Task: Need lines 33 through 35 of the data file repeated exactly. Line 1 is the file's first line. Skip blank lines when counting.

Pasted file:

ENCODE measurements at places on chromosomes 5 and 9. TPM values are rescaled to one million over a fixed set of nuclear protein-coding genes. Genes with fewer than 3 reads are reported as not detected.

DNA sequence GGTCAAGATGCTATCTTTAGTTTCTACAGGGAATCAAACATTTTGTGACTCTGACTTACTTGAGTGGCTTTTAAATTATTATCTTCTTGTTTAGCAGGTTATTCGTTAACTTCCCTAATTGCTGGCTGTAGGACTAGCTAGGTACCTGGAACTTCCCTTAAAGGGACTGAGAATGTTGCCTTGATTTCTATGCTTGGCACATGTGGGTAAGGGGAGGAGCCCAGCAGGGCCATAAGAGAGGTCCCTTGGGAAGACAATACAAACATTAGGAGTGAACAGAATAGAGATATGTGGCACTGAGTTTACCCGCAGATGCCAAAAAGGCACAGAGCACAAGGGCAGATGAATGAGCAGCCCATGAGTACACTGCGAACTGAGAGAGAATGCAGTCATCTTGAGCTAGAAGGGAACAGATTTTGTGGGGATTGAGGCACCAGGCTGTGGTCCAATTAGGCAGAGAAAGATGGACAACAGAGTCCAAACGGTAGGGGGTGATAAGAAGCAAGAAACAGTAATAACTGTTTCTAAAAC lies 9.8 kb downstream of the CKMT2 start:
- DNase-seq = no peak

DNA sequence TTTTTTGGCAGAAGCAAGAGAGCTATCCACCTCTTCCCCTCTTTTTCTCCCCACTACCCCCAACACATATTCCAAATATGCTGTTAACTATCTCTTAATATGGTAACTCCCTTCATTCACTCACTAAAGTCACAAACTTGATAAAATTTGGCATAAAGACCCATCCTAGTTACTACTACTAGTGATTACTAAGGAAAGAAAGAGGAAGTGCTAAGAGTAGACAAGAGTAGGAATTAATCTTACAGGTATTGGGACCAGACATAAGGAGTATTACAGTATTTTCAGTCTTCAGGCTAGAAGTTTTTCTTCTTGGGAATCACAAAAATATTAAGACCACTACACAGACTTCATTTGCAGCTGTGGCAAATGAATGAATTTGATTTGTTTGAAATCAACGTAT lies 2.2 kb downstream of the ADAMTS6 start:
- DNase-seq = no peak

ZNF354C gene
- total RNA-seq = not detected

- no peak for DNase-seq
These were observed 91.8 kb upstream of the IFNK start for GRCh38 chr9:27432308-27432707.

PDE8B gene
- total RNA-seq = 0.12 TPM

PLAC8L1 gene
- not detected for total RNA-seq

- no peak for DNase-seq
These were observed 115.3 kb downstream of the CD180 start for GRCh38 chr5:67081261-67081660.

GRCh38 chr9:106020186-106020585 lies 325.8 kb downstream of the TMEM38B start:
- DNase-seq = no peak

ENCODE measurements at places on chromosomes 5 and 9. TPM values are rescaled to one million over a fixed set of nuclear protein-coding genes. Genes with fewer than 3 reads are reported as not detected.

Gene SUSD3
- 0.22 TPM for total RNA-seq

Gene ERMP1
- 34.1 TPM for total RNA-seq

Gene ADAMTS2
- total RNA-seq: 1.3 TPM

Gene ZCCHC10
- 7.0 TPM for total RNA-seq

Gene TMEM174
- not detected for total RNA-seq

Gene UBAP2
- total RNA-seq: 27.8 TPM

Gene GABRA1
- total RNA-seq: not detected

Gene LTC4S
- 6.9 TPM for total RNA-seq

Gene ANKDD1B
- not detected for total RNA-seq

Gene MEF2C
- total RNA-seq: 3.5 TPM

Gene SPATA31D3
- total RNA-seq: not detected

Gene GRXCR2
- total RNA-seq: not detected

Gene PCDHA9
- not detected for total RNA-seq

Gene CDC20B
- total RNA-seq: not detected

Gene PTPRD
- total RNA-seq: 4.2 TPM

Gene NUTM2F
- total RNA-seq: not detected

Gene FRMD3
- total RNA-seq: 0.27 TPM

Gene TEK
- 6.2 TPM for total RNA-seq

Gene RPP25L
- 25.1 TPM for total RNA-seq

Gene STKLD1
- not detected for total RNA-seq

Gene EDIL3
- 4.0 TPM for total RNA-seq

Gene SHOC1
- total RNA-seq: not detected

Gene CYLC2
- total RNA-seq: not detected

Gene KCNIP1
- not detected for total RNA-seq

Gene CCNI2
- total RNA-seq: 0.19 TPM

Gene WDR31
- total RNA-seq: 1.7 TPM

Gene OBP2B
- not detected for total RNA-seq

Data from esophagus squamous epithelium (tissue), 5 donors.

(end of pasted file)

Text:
Gene LTC4S
- 6.9 TPM for total RNA-seq

Gene ANKDD1B